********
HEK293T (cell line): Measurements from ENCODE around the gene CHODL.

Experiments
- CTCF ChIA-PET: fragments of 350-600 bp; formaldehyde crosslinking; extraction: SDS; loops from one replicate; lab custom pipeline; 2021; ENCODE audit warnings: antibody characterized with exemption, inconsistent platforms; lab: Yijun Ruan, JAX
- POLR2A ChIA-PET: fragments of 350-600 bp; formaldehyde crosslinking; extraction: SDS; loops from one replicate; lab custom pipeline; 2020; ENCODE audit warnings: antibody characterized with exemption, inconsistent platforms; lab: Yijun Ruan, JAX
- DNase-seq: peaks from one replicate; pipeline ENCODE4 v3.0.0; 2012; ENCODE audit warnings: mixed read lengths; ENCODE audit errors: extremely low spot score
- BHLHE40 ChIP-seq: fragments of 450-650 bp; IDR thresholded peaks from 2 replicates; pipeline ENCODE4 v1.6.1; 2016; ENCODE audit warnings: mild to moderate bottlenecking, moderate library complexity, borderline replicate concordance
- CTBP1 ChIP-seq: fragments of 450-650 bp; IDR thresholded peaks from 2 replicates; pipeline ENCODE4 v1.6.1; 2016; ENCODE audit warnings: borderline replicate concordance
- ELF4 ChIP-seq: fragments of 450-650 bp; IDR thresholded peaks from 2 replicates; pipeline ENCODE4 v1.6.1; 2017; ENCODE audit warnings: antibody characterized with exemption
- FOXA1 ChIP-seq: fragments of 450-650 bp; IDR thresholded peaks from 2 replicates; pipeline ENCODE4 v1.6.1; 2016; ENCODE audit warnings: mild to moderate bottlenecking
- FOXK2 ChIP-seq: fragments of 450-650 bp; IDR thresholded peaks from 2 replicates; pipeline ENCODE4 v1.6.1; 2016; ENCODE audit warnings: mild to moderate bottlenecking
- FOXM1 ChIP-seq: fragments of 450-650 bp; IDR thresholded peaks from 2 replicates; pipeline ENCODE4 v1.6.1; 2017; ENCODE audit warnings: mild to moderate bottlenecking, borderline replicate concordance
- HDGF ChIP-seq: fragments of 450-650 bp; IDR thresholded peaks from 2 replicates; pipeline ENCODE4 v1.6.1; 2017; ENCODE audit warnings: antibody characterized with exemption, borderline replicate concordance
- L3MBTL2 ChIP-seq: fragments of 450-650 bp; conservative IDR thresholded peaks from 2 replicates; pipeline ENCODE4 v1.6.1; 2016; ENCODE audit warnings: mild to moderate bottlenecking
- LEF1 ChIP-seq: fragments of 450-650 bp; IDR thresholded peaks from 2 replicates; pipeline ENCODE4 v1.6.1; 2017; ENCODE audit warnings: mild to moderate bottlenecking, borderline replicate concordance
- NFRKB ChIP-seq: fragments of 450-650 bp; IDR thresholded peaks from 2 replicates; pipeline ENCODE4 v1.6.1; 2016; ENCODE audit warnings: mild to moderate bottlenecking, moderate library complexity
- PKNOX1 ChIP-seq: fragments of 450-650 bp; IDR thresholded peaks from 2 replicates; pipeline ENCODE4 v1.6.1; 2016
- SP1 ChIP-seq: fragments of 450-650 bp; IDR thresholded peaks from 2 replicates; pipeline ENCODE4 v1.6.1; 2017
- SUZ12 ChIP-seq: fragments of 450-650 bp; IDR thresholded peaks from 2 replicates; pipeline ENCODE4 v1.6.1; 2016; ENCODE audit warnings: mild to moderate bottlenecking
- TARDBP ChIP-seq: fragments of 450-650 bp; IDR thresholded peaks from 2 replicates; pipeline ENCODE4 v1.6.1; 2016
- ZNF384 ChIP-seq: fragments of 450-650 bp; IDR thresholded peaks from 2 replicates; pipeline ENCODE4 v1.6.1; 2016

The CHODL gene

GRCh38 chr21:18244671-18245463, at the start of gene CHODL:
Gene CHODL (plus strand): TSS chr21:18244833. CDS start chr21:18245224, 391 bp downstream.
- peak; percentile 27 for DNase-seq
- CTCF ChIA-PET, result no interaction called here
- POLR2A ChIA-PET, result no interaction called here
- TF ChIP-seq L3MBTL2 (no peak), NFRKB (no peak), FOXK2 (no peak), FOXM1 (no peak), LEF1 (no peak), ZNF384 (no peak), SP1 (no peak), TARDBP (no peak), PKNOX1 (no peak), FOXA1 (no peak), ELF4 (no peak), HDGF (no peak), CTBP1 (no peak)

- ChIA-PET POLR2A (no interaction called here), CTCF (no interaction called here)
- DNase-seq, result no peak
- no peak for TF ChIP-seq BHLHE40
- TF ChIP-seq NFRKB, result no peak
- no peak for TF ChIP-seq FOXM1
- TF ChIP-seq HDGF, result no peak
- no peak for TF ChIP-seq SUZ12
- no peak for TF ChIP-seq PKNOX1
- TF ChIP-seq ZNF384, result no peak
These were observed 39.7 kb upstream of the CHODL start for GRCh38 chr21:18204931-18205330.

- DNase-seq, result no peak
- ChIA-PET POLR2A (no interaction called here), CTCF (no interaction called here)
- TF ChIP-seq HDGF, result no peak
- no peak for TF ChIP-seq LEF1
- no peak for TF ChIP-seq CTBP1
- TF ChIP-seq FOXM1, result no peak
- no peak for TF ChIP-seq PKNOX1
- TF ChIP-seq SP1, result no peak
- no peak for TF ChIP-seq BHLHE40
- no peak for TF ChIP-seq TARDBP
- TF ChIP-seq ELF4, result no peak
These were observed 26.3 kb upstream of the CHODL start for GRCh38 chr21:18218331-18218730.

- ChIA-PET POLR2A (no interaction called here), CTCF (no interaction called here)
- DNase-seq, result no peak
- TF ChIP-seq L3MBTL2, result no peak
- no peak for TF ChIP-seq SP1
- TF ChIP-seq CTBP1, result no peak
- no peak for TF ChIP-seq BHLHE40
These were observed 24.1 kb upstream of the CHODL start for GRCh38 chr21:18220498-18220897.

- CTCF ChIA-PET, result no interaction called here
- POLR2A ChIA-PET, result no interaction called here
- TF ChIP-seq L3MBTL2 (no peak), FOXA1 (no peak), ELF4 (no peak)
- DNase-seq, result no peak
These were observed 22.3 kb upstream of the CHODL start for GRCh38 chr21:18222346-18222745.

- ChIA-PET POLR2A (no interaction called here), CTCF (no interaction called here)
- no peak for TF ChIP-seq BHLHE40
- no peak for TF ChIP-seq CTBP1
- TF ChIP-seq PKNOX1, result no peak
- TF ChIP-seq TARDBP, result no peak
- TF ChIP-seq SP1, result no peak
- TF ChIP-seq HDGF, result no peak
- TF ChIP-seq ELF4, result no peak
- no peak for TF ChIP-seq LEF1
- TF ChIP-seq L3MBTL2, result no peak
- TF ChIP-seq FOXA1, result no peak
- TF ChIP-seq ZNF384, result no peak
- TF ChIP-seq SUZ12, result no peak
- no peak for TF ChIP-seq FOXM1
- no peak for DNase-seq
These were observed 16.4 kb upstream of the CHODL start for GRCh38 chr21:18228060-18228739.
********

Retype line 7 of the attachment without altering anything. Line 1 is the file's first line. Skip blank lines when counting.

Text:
- CTBP1 ChIP-seq: fragments of 450-650 bp; IDR thresholded peaks from 2 replicates; pipeline ENCODE4 v1.6.1; 2016; ENCODE audit warnings: borderline replicate concordance